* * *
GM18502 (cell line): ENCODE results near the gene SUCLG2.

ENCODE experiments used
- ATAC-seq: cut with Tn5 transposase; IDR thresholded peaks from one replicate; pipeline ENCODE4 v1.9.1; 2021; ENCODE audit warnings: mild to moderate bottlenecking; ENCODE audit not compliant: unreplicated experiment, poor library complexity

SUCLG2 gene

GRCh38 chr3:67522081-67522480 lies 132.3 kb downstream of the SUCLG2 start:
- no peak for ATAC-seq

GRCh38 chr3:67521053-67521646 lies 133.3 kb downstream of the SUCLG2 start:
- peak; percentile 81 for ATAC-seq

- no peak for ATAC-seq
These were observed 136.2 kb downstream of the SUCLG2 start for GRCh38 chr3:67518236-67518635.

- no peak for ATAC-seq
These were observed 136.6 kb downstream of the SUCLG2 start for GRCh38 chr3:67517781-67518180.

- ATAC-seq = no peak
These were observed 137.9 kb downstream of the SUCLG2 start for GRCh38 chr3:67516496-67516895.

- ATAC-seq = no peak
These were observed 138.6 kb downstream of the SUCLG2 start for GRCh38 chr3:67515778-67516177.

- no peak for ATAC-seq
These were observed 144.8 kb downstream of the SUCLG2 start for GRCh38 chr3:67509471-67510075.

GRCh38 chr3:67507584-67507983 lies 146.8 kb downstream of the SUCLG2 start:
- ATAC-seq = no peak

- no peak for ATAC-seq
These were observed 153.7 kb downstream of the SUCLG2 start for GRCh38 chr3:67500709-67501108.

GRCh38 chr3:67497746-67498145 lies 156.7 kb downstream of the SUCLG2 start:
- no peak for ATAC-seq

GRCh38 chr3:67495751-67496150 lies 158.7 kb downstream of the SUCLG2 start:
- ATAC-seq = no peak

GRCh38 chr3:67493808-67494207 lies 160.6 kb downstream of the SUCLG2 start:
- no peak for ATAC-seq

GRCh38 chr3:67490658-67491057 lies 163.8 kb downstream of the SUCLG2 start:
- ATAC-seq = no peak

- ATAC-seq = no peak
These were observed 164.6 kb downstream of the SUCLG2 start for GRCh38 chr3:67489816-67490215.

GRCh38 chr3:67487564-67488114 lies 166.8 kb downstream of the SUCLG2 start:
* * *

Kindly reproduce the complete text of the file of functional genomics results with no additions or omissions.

GM18502 (cell line): ENCODE results near the gene SUCLG2.

ENCODE experiments used
- ATAC-seq: cut with Tn5 transposase; IDR thresholded peaks from one replicate; pipeline ENCODE4 v1.9.1; 2021; ENCODE audit warnings: mild to moderate bottlenecking; ENCODE audit not compliant: unreplicated experiment, poor library complexity

SUCLG2 gene

GRCh38 chr3:67522081-67522480 lies 132.3 kb downstream of the SUCLG2 start:
- no peak for ATAC-seq

GRCh38 chr3:67521053-67521646 lies 133.3 kb downstream of the SUCLG2 start:
- peak; percentile 81 for ATAC-seq

- no peak for ATAC-seq
These were observed 136.2 kb downstream of the SUCLG2 start for GRCh38 chr3:67518236-67518635.

- no peak for ATAC-seq
These were observed 136.6 kb downstream of the SUCLG2 start for GRCh38 chr3:67517781-67518180.

- ATAC-seq = no peak
These were observed 137.9 kb downstream of the SUCLG2 start for GRCh38 chr3:67516496-67516895.

- ATAC-seq = no peak
These were observed 138.6 kb downstream of the SUCLG2 start for GRCh38 chr3:67515778-67516177.

- no peak for ATAC-seq
These were observed 144.8 kb downstream of the SUCLG2 start for GRCh38 chr3:67509471-67510075.

GRCh38 chr3:67507584-67507983 lies 146.8 kb downstream of the SUCLG2 start:
- ATAC-seq = no peak

- no peak for ATAC-seq
These were observed 153.7 kb downstream of the SUCLG2 start for GRCh38 chr3:67500709-67501108.

GRCh38 chr3:67497746-67498145 lies 156.7 kb downstream of the SUCLG2 start:
- no peak for ATAC-seq

GRCh38 chr3:67495751-67496150 lies 158.7 kb downstream of the SUCLG2 start:
- ATAC-seq = no peak

GRCh38 chr3:67493808-67494207 lies 160.6 kb downstream of the SUCLG2 start:
- no peak for ATAC-seq

GRCh38 chr3:67490658-67491057 lies 163.8 kb downstream of the SUCLG2 start:
- ATAC-seq = no peak

- ATAC-seq = no peak
These were observed 164.6 kb downstream of the SUCLG2 start for GRCh38 chr3:67489816-67490215.

GRCh38 chr3:67487564-67488114 lies 166.8 kb downstream of the SUCLG2 start: